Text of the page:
August 25, 2009

August 25, 2009 | WebMemo on Federal Budget

New Budget Estimates Show Unsustainable Spending and Debt

The Office of Management and Budget has released its annual mid-session review that updates the budget projections from this past May.[1] They show that this year, Washington will spend $30,958 per household, tax $17,576 per household, and borrow $13,392 per household. The federal government will increase spending 22 percent this year to a peacetime-record 26 percent of the gross domestic product (GDP). This spending is not just temporary: President Obama would permanently keep annual spending between $5,000 and $8,000 per household higher than it had been under President George W. Bush.[2]

Driven by this spending, America will run its first ever trillion-dollar budget deficit this year. Even worse, the President's budget would borrow an additional $9 trillion over the next decade, more than doubling the national debt. By 2019, America will be spending nearly $800 billion on net interest to service this large debt.[3]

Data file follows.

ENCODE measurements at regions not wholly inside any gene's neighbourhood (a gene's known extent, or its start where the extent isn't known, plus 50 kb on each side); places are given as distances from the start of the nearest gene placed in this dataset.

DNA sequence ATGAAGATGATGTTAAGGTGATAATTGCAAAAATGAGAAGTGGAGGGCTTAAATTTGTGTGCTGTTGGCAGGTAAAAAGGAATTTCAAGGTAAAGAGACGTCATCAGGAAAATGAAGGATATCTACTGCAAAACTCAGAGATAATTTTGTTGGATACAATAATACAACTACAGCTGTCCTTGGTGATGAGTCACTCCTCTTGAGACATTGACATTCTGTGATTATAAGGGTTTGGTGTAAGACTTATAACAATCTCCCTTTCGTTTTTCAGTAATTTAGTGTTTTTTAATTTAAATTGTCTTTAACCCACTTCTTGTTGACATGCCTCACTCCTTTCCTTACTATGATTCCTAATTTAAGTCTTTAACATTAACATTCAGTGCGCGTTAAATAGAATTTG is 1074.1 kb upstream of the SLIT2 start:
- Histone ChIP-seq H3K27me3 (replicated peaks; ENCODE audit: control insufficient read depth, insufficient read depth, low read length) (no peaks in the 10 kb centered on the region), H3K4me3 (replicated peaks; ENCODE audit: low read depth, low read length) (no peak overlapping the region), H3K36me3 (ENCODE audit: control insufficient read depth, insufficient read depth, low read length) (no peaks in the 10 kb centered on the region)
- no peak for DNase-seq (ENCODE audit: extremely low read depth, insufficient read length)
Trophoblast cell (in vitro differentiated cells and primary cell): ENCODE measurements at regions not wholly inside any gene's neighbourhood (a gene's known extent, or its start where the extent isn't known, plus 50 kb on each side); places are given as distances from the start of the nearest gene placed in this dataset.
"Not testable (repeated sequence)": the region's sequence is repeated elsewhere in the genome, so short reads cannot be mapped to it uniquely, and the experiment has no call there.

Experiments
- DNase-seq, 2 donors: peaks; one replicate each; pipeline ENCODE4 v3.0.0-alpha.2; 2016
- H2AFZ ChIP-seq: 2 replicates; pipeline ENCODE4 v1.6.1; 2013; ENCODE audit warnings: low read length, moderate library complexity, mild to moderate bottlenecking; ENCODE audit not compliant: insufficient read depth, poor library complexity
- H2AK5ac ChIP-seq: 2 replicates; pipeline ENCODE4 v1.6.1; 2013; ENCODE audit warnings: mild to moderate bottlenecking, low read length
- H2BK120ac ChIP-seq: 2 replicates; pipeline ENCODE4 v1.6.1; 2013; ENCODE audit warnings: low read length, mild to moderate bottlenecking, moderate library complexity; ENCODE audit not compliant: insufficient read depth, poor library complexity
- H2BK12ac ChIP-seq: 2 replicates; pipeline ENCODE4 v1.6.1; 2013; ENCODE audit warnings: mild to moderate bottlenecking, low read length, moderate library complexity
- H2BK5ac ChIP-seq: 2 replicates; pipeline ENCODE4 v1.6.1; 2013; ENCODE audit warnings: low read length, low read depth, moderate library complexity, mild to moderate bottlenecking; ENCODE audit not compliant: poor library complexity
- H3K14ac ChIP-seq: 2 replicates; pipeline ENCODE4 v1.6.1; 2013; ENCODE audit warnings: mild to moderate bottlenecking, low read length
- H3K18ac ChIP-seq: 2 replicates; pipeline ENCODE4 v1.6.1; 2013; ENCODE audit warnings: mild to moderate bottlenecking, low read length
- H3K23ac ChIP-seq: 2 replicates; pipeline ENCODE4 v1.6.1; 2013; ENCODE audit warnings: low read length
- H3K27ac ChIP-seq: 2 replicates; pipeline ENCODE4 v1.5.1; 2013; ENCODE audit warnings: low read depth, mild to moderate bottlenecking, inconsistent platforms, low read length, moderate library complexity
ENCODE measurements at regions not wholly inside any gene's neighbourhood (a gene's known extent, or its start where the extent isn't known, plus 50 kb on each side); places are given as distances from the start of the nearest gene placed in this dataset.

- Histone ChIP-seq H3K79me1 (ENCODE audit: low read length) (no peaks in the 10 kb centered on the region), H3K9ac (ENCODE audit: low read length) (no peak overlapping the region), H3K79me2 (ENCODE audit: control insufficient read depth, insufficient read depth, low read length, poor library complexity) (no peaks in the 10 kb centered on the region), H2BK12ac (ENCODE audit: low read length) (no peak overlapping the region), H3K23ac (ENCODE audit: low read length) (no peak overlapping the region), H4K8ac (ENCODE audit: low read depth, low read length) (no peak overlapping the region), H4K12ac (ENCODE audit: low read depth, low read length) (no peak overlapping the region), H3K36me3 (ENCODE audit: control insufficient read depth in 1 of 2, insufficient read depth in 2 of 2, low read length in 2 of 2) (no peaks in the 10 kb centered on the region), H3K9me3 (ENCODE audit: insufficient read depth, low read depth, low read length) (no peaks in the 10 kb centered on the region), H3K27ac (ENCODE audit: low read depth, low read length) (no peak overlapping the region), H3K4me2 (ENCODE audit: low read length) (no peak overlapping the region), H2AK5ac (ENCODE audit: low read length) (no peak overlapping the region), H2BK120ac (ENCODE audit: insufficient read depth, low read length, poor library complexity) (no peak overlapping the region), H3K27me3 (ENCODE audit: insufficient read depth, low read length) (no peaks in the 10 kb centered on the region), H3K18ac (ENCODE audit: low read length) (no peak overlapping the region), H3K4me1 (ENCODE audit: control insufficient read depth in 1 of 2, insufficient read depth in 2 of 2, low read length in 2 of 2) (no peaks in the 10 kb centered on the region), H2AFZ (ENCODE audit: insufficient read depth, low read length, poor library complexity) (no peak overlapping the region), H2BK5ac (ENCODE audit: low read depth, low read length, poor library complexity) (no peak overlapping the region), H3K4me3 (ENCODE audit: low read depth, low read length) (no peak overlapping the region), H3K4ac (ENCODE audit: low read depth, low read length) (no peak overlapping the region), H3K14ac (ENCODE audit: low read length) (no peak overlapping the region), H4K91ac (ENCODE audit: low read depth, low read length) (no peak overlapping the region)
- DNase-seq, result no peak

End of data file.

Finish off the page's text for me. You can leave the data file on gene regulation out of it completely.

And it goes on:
Bigger Government and Higher Taxes

  • Since World War II, federal spending has generally remained between 18 and 22 percent of GDP. During the Bush Administration, spending increased from 18 to 21 percent of GDP. This year, President Obama will spend a peacetime-record 26 percent of GDP. Even by 2019, spending would still be 23 percent of GDP--not even counting the President's proposed health plan.
  • The 22 percent spending increase projected for 2009 represents the largest government expansion since the 1952 height of the Korean War (adjusted for inflation). Federal spending is up 57 percent since 2001.
  • While the costs of the financial bailouts and economic stimulus bills are staggering, they are only a fraction of the coming costs from Social Security, Medicare, and Medicaid. Over the next decade, the Congressional Budget Office (CBO) projects that each year Medicaid will expand by 7 percent, Medicare by 6 percent, and Social Security by 5 percent. These programs face a 75-year shortfall of $43 trillion--60 times greater than the gross cost of the $700 billion TARP financial bailout.[4]
  • President Obama claims that "we have already identified $2 trillion in savings over the next decade." This is not true. The President first creates a fantasy baseline that assumes the Iraq surge continues forever (which was never U.S. policy) and then "saves" $1.5 trillion against that baseline by ending the surge as scheduled. It is like a family "saving" $10,000 by first assuming an expensive vacation and then not taking it. Another $1 trillion in "savings" is actually tax increases (in other words, savings for government, not taxpayers).